I win a lot of clients from larger firms by helping them ‘spend’ their money, which, I gather they may be taking advantage of me! Or, I often tell clients to pay more in tax than they planned when it’s in their interest to! All of which costs me in the short-run, but earns me a client that knows I’m a true fiduciary… explain to me how the lowest cost robot or mutual fund firm is going to do that… they don’t know, they won’t tomorrow… let’s keep promoting true fiduciaries where they actually can exist, not pretending we can shove them into a sales world where they never will.

 

Economic lesson: The consumer chooses the service provider and does their own analysis of the costs and benefits (yes, this is lesson #145), but because they choose, you can’t say they were ripped off.

 

They are only ripped off by products that legally allow it. Like Equity Indexed Annuities which have confusing disclosures, and, meanwhile the agents tell the same lie that clients will earn 6-10%, and lock that in, and get a fantastic income (often 25-50% of what they can get elsewhere is what I would tell them). But, the DOL was proposing an exemption to these crooks. An analogy would be that every movie pass in the future would have to include a minimum popcorn purchase with a very, very inflated price (even for the movies).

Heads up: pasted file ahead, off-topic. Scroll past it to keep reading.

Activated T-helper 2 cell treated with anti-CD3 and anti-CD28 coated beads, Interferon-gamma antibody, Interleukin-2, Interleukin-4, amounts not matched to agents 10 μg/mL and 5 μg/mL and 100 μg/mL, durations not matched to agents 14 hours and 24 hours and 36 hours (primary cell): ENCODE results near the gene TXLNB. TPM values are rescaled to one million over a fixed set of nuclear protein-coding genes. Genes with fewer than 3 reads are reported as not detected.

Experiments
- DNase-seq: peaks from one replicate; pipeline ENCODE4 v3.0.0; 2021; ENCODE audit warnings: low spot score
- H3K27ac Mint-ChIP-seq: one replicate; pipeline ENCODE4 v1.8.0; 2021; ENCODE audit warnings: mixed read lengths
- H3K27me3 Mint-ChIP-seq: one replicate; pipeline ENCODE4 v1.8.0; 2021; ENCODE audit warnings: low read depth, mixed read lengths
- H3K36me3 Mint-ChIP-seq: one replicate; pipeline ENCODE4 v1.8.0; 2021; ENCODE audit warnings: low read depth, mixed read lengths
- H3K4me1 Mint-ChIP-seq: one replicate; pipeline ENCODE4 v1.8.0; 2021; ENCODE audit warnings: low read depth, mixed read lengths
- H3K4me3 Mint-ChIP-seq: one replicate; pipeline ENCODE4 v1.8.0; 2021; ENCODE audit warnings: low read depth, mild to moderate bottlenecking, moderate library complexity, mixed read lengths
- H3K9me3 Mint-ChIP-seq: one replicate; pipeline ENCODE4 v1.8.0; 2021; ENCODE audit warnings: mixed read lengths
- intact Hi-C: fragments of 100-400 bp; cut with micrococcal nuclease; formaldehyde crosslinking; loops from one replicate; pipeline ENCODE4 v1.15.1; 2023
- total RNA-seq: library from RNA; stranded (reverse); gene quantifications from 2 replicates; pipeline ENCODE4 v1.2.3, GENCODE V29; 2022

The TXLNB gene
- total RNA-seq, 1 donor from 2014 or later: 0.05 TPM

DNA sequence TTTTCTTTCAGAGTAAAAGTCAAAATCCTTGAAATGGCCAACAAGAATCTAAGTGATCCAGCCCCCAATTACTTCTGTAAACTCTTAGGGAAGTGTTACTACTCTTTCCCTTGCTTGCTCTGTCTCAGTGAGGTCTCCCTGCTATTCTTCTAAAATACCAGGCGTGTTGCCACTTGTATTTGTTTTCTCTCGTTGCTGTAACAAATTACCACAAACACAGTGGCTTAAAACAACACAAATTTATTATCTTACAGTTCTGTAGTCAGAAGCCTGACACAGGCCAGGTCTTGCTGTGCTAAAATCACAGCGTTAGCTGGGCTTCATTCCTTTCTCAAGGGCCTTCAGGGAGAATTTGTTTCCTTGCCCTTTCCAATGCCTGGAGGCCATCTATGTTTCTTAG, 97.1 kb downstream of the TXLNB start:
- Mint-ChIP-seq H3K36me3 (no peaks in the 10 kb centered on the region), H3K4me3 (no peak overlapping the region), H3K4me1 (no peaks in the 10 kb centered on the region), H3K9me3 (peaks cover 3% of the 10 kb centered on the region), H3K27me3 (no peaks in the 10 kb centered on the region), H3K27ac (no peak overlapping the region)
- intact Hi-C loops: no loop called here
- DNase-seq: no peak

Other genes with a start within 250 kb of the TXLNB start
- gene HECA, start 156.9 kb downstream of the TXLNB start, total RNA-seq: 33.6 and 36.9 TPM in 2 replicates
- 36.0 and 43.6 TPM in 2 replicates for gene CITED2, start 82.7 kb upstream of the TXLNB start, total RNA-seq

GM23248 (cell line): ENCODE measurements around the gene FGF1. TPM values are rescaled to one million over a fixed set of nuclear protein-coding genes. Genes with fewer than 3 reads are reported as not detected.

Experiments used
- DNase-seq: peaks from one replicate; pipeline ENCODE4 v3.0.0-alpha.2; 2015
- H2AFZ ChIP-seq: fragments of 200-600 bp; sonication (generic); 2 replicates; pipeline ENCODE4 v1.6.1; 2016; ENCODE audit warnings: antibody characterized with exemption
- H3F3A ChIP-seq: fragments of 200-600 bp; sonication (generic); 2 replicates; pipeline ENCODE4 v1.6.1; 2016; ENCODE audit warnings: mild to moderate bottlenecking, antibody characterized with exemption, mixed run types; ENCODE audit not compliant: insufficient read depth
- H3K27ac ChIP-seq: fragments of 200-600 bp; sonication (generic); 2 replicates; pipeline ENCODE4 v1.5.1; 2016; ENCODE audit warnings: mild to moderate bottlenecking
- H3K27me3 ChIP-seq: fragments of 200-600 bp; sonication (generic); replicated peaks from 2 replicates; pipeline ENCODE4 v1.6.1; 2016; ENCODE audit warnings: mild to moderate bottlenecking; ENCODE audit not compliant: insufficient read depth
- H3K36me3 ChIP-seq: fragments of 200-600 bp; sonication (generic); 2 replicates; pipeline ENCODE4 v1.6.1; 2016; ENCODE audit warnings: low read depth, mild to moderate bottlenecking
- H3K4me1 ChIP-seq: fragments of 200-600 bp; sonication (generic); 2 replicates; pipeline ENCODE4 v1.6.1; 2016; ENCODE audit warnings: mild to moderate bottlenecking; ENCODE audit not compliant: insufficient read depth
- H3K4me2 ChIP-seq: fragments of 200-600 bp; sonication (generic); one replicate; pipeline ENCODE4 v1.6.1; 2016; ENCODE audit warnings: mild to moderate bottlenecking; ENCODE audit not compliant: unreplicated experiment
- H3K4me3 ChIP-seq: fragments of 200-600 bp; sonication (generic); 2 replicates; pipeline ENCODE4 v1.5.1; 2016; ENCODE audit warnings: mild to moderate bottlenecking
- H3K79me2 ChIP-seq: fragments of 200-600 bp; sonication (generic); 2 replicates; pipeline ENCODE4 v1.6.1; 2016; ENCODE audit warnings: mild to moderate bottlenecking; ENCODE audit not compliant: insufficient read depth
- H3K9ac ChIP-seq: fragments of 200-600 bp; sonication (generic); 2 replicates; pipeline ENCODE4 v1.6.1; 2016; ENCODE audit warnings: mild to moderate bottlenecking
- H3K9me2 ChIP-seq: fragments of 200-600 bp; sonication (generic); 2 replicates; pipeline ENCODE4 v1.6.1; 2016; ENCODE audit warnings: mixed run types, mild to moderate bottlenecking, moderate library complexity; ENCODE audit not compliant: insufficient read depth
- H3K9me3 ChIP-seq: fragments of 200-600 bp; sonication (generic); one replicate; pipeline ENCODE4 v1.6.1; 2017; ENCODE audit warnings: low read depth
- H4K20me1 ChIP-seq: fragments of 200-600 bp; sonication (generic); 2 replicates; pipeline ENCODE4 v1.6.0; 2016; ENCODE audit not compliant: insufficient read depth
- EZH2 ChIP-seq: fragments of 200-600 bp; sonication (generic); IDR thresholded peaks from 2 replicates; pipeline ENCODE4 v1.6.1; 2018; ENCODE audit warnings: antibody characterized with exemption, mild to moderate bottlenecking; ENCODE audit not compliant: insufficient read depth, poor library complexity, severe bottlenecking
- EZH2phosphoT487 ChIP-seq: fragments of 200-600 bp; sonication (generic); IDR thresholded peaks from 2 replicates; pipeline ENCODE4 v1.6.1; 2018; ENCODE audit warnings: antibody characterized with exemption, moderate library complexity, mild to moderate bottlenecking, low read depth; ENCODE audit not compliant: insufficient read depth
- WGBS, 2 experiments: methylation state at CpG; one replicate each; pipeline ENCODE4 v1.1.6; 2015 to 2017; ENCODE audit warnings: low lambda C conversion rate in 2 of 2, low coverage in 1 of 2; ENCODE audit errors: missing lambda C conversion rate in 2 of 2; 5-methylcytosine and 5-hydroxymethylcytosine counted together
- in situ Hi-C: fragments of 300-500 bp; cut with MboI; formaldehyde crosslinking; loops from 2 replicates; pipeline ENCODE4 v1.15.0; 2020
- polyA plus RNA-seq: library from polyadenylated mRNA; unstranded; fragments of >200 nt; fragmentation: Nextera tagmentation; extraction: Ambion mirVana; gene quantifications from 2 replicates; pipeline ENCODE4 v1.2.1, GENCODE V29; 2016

They're really only ripped off though by products they can't get out of. EIAs have 10-15 year surrenders. How about a law eliminating those, and let's call it a day on fiduciary since everyone is free to leave (if we're still ignoring the fact that they can't leave their 401(k) plans, even though Health Savings Accounts HSAs have shown us the financial world can handle accounts for employees at any provider they want. 

 

(And, Jeremy, the guy going to the barber… I would have stuck with the example that a fiduciary would tell him to cut his own hair, but I would have argued that he doesn’t want to do that, he enjoys the atmosphere, the personality of the barber, and so it isn’t in his interest to not pay! Because, I’ve never met a man or woman that doesn’t get the exact haircut they want. Or, just like I robbed a client above, people don’t go back to a barber that doesn’t give them the exact service they want. Maybe you can volunteer though for a ‘fiduciary cut’ and post a pic on what a low maintenance hair style looks like!)